Hanebado!

TV (13 eps)
3.46 out of 5 from 2,077 votes
Rank #3,532

Despite her great potential, Ayano Hanesaki would rather avoid badminton than play it. But, when she meets Nagisa Aragaki, a third year who spends every waking moment perfecting her game, she’s inspired. Encouraged by their coach, Tachibana Kentarou, Ayano and Nagisa will hit the court and rally against opponents and rivals with amazing skills!

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Incredible Talent! image

Episode 1

Incredible Talent!

Meat's the Best After a Workout! image

Episode 2

Meat's the Best After a Workout!

She Was Perfect image

Episode 3

She Was Perfect

I'm Lost Right Now, Too image

Episode 4

I'm Lost Right Now, Too

You're Not Alone image

Episode 5

You're Not Alone

It's Our Last Summer, You Know! image

Episode 6

It's Our Last Summer, You Know!

I'll Mop the Floor With Her image

Episode 7

I'll Mop the Floor With Her

The Badminton I Want to Play image

Episode 8

The Badminton I Want to Play

What I Want Us To Be Is Not 'Friends' image

Episode 9

What I Want Us To Be Is Not 'Friends'

The Backhand Grip Is Like This image

Episode 10

The Backhand Grip Is Like This

Because I Love Badminton image

Episode 11

Because I Love Badminton

Step Forward Already! image

Episode 12

Step Forward Already!

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Reviews

Franconator
4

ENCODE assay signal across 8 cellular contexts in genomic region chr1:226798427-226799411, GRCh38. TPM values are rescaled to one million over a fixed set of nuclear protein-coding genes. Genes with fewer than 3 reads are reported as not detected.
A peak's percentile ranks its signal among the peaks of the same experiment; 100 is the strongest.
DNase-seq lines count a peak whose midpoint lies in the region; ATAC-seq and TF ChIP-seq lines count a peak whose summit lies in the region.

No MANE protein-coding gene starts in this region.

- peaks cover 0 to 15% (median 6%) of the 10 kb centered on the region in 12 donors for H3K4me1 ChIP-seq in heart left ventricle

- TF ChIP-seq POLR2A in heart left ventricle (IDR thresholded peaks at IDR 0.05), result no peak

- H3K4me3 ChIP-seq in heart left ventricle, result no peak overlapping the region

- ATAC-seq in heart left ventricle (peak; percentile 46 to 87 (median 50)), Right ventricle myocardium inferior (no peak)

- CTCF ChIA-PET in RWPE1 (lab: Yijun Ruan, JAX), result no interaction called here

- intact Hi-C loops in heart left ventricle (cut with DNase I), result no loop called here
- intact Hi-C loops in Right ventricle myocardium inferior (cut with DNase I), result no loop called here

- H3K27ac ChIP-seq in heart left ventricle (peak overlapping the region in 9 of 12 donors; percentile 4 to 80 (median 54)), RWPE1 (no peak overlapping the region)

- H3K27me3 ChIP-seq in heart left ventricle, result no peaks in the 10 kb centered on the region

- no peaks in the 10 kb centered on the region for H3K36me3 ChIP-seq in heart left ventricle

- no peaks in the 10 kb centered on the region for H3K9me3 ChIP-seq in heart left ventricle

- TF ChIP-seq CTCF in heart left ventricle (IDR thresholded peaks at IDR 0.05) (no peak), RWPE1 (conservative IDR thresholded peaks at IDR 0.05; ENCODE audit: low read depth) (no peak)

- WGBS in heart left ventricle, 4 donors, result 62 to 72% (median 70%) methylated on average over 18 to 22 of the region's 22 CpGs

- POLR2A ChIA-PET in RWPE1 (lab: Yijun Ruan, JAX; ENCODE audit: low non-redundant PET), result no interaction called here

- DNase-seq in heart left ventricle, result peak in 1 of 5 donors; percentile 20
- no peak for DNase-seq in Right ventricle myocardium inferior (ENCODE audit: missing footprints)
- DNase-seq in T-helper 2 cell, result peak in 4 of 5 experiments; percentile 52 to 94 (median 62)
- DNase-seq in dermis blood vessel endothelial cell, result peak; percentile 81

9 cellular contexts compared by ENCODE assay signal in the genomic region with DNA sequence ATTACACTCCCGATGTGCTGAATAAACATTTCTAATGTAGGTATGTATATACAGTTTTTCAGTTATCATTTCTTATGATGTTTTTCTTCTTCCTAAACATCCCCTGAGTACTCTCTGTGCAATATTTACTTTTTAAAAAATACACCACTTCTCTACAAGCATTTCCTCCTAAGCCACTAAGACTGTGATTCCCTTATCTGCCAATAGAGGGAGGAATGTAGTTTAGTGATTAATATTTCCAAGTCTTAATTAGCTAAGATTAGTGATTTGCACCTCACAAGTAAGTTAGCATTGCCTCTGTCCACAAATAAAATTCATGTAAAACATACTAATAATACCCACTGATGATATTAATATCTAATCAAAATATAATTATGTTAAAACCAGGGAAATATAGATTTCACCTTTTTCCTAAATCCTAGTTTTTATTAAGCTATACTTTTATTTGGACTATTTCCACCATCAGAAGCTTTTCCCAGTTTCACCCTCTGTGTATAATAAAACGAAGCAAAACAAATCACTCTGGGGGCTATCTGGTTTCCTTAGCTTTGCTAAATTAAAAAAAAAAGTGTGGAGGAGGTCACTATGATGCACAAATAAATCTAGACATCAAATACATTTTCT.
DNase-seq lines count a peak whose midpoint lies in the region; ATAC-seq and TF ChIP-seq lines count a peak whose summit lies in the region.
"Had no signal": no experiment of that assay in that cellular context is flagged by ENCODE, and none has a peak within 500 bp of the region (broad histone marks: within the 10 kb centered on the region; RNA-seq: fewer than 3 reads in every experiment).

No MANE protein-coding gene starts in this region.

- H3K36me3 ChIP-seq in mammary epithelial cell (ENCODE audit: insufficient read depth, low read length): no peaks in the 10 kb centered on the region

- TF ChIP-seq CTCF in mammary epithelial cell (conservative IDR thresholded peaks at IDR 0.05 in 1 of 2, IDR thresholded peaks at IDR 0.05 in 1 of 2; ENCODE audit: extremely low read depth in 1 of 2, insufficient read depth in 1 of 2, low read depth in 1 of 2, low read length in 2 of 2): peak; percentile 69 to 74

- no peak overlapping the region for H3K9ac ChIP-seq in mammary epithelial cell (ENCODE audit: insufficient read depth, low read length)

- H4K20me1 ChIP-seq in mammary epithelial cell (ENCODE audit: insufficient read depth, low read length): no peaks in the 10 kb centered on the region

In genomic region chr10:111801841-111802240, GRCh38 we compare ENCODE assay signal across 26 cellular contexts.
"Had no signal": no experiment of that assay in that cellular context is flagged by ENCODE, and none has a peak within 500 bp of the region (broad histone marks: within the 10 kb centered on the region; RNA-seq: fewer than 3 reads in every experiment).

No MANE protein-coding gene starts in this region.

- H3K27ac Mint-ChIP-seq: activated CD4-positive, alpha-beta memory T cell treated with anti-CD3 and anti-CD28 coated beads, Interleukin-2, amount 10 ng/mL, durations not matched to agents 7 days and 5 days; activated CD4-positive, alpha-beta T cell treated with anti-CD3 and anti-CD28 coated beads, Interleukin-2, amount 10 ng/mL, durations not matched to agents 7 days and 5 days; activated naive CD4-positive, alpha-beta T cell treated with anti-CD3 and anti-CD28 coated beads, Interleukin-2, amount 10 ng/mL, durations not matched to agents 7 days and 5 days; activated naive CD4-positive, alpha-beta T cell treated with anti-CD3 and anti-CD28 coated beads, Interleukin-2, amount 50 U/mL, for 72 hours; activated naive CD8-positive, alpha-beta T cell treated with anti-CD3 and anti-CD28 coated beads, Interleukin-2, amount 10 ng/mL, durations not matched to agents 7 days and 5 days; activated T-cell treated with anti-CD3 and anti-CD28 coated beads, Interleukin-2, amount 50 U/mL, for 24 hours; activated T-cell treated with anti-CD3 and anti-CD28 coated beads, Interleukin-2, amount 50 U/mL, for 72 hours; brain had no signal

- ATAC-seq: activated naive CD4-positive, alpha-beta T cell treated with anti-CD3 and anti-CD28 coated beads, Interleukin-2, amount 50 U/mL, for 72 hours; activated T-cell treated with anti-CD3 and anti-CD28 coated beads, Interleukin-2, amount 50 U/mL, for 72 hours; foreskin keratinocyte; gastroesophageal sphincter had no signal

The problem with Hanebado! is that it tries to do too much with too little. There are three – count ‘em – three things this show has going for it, and those are its animation, its opening song, and Aragaki Nagisa. That doesn’t sound like much, I know, but if you have to finish something as unnecessarily gloomy as this, you’ll have to latch onto all of the happy things you can get. Looking at the show’s poster, marketing, and summary, you’d be forgiven for thinking it was your standard sports show. But dip your toes into its world, and you’ll find badminton is actually a very dreary thing that brings no joy to the people playing it. It follows that Hanebado’s leads should be the same way. Having Nagisa and Ayano as the main characters should have made for a compelling clash of ideals and rich contrasts; instead, their opposite personalities make it clear the show doesn’t actually know what to do with itself.   One of its most glaring problems is its inconsistent tone. One minute, it’s a classic sports story with Nagisa as the lead, then a dark psychological drama starring Ayano the next. Hanebado comes armed with a checklist of all the genre tropes, but in a desperate bid to stand out, it goes all-in on the angst and edge. It might have been gunning for a more realistic take on the classic sports story, but because it’s tragic to the point of comedy, Hanebado only succeeds in making itself the laughingstock of the season. Okay, so maybe that was a bit much. But if there’s anything that nearly proves this, it’s the way this show handles its characters. Villains never stay villains for long, because after they’re introduced in the most hateful way possible, Hanebado suddenly does all it can to make them sympathetic and – dare I say it – likeable. The only consistent force in the entire series is Nagisa, so it makes sense that her arc’s the one worth following and not Ayano’s. The good stuff now: the animation sequences are definitely way up there in terms of execution, fluidity, and choreography. Once the athletes hit the courts, you’ll nearly forget about all the other dreary things happening in their personal lives. Hanebado shines when it’s all about the game and not the unnecessary drama that happens beyond it. This is why Nagisa works so well as a protagonist. Although the show becomes more standard and safer when the focus shifts to her, the story gains more solid, familiar ground when this happens. The key issue here is balance. It’s something the show lacks, and it’s obvious in the way it doubles down on Ayano’s angst and seems to breeze through Nagisa’s journey like it’s an afterthought. You’d think increasing the episode count would help the show resolve its problems, but then again, a longer runtime might be the last thing you’d want from a gloomfest like this. If it sounds like I’m voicing a preference for the safer, more generic formula of sports anime, then know I’m only doing this because it got downright painful to watch this show cut itself open from the edge it so desperately wanted to own. Does Hanebado hate being a sports anime? Sure seems like it, what with the way it treated the material that could have at least made it coherent. In the world of Hanebado, nothing is earned, the stakes are all made up, and nobody cops any consequences. Conflicts happen for no real reason and when they do, you’ll wonder what the characters did to deserve such a depressing storyline. Badminton is Serious Business, and unlike other series that might encourage you to take up the sport they’re portraying, Hanebado’s only good for showing how big a burden its sport is and why it ruins people’s lives.